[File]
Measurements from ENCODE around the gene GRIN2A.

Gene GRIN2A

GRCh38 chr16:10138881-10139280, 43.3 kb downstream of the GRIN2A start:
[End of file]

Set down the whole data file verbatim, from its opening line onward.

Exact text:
Measurements from ENCODE around the gene GRIN2A.

Gene GRIN2A

GRCh38 chr16:10138881-10139280, 43.3 kb downstream of the GRIN2A start: